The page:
RR: We don’t even have to reinvent the wheel. We have example after example of countries who are diverse, who have a range of backgrounds, that have been able to absolutely and definitively quash this virus with minimal loss of lives. And if you look at all of those countries, they have at least one thing in common, and that is strong and powerful leadership from the top down that supports public health and science efforts and communication and functions as a comprehensive and conscientious leading force. And unfortunately, the U.S. government lacks all those leadership qualities from competency to communication, to evidence-based, to strength in leadership.

SC-F: Have you seen any state governments that you think have done a better job?

RR: Well, unfortunately I’m here in Florida, in one of our hotspots, led by a governor who really follows in lockstep behind President Trump. And so we have had, I think, an absolute failure of leadership here with data manipulation, flip-flopping, censoring of government employees and contractors who are trying to tell the public the truth, lack of consistent laws across the state to treat us like a unified force and community trying to stop this pandemic. There’s been incredibly frustrating inaction by the state government here that’s cost lives and the number of lives that [Governor Ron] DeSantis’s inaction and lack of competency has cost remains to be measured.

SC-F: I know that there’s also been a hugely disproportionate effect of COVID with regard to race. Have you seen this structural racism play out yourself as an ICU doctor?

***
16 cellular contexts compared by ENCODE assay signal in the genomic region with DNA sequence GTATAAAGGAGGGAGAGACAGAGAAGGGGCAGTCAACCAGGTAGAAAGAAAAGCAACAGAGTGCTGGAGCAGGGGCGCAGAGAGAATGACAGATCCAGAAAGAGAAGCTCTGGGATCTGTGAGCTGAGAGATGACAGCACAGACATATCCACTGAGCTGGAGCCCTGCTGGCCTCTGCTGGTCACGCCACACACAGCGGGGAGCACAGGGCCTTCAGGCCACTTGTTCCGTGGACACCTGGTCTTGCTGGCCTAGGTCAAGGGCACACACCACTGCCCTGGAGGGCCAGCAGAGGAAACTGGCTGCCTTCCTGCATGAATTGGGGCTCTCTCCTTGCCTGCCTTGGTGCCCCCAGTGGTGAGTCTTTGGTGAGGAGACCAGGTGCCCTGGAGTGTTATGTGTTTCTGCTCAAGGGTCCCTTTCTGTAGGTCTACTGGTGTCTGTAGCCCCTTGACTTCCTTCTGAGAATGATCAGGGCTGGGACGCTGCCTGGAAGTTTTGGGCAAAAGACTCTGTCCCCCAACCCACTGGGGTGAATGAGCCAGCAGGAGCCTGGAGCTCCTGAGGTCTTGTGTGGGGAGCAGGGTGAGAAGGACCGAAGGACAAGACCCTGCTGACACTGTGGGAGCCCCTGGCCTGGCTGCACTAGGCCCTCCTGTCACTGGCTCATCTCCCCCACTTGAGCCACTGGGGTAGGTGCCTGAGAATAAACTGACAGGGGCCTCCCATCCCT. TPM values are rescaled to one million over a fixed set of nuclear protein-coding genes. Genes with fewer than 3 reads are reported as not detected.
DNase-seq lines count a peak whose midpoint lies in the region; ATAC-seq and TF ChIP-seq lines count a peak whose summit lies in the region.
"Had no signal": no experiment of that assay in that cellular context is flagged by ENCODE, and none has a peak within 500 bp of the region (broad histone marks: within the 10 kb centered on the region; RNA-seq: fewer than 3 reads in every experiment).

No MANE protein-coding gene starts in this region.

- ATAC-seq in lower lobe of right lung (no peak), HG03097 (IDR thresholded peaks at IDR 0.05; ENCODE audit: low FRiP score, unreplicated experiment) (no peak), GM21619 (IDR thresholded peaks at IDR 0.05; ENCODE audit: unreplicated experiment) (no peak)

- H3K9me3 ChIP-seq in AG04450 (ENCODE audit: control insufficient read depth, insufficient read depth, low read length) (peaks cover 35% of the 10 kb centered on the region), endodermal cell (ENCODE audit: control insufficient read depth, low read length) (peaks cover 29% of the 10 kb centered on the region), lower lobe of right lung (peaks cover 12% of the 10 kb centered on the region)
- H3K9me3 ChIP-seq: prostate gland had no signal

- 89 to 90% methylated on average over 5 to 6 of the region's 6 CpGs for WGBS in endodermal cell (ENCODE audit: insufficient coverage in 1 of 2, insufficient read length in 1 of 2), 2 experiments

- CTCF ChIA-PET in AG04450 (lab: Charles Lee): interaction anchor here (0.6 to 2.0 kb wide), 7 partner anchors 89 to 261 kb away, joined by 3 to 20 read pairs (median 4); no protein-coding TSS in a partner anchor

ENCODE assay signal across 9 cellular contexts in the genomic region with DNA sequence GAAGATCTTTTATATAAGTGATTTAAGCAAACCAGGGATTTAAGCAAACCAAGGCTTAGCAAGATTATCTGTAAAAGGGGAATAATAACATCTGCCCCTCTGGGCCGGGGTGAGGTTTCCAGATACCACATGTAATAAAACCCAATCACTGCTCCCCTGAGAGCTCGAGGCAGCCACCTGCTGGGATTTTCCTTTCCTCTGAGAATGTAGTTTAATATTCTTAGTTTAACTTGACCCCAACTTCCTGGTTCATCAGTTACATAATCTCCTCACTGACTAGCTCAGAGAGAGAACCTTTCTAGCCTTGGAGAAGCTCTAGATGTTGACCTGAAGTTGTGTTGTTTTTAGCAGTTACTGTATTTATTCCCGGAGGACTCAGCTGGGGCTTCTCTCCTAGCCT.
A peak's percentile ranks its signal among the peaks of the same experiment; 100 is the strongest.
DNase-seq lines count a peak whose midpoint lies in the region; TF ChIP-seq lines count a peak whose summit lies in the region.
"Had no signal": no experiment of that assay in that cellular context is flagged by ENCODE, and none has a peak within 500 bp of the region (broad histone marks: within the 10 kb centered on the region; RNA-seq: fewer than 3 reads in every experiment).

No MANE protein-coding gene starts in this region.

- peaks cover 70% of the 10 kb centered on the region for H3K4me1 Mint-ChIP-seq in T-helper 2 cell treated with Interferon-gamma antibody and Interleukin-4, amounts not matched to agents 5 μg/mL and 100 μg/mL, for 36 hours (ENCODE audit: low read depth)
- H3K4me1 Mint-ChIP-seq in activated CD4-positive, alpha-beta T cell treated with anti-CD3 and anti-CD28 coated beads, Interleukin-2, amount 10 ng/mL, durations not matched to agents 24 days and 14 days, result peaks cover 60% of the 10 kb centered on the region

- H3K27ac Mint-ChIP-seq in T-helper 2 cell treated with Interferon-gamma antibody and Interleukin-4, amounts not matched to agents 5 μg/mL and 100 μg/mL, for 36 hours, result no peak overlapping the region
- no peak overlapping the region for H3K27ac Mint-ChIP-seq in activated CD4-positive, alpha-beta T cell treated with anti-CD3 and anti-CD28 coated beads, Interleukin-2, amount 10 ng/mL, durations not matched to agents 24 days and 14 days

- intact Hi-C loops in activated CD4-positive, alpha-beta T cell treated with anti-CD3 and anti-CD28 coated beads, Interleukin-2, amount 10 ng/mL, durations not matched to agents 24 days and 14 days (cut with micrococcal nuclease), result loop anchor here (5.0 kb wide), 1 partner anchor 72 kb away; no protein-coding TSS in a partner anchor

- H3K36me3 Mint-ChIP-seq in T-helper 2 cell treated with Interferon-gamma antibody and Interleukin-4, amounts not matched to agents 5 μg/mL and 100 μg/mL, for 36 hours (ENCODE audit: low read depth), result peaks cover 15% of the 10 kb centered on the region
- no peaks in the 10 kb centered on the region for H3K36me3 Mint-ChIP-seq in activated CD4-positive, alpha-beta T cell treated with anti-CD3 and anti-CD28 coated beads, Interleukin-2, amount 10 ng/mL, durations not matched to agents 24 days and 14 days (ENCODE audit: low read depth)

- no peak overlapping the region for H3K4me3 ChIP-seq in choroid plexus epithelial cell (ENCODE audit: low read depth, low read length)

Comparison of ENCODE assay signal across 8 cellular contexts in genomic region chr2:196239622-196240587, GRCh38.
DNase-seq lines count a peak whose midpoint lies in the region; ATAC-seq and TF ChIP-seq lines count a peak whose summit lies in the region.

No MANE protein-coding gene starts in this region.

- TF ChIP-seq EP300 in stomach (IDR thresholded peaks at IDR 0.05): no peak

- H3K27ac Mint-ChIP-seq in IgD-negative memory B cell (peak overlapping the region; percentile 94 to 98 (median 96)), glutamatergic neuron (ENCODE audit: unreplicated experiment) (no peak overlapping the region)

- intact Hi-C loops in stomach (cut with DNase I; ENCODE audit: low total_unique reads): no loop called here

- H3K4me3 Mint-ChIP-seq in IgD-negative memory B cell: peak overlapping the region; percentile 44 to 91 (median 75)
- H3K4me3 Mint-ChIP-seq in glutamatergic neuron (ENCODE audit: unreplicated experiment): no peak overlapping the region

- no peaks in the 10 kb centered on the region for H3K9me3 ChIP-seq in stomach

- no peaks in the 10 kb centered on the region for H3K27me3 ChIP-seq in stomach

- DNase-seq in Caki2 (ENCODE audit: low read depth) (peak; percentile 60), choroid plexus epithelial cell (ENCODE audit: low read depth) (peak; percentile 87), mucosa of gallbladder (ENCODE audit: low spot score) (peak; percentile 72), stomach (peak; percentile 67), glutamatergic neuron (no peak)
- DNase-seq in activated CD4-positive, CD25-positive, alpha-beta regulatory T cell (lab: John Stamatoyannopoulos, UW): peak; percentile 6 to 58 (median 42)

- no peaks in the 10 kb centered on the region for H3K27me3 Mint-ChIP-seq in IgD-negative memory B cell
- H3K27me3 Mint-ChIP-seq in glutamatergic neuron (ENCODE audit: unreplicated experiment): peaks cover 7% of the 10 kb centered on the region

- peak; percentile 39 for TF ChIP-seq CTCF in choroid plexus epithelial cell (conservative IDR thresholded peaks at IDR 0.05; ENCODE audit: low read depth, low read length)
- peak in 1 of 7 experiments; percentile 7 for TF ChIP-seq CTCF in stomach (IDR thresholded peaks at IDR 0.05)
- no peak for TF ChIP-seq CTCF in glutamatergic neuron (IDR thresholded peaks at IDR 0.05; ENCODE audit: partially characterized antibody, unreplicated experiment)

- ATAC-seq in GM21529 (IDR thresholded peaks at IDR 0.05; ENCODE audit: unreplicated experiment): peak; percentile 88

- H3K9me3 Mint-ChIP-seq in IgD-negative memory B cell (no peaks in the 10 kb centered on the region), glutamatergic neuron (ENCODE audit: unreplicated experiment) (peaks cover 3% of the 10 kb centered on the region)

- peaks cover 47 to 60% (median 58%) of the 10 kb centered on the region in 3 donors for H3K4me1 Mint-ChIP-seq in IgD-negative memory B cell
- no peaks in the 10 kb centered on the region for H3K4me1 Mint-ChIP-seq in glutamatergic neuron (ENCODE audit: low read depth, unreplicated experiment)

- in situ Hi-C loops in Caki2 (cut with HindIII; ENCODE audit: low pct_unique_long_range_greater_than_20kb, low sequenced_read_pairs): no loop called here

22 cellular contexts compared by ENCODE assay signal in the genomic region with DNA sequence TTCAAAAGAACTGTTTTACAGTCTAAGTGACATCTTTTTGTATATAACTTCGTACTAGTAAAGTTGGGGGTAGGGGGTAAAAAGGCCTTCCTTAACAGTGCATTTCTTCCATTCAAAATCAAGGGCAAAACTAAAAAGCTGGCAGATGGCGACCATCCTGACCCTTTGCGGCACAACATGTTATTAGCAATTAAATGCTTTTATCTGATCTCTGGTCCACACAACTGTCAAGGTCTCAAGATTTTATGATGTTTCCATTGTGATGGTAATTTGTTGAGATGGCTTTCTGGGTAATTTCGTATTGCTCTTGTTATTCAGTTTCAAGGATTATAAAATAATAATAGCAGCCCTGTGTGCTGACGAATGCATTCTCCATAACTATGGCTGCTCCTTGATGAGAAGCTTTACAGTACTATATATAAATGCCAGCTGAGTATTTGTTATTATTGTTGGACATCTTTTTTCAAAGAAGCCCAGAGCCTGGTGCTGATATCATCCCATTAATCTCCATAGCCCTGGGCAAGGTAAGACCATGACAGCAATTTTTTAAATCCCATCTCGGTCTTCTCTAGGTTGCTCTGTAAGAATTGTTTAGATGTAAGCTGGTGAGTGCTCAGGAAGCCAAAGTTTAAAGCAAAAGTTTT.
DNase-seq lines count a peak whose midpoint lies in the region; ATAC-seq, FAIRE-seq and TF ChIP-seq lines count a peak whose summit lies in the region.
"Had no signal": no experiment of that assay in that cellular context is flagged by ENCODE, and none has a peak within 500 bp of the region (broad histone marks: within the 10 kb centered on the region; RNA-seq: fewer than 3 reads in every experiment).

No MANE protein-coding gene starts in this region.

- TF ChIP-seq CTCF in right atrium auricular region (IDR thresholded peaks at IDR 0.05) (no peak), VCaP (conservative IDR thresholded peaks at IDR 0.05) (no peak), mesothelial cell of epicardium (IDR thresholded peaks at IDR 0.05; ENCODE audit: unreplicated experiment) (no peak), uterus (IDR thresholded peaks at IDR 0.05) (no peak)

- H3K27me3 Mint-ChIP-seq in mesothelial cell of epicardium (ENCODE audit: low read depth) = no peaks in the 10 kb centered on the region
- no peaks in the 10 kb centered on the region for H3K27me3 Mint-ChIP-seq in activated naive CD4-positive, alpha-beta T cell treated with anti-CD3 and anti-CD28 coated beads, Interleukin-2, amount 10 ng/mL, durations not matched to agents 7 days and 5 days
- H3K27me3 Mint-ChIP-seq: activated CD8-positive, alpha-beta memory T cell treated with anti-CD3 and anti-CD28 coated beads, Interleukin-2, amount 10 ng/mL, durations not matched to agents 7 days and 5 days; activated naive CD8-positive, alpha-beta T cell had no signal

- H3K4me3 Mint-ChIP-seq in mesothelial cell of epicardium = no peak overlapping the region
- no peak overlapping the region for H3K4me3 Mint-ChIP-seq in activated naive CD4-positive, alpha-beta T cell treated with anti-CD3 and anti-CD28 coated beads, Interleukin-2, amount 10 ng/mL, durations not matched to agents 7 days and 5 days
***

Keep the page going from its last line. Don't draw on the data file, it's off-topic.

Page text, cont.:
RR: Absolutely, 100 percent. And this is another thing that, specifically in Florida, is very frustrating. I see it with my own eyes, on the frontlines, working at a safety net hospital in an extremely diverse county in Florida, that absolutely structural racism is creating health disparity in how deadly coronavirus is, who is affected by coronavirus, who is forced to be an essential worker putting themselves at risk without adequate protection. And the reality is that when you look at it from a structural racism standpoint, coronavirus is not really the problem. It’s yet another symptom of the underlying issue of structural racism in our society, and institutionalized racism. And it’s absolutely abhorrent. And one of the giant problems that DeSantis has intentionally done is obfuscate our state’s data on the racial disparities. He has hidden it and prevented people from disclosing it. He has stopped recording it. He has censored government bodies and public servants who have tried to incorporate that information. And so he is, right now, just absolutely whitewashing the health disparities around coronavirus in the state. And it’s really doing a disservice to those communities and to the public health experts that are trying to help them.

SC-F: I’ve heard reports of doctors not being able to speak out because, for example, their hospital didn’t allow them to, or who got in trouble for speaking out about the conditions under which they were working. Has this been your experience at all? Have you spoken to other health workers for whom this has been their experience?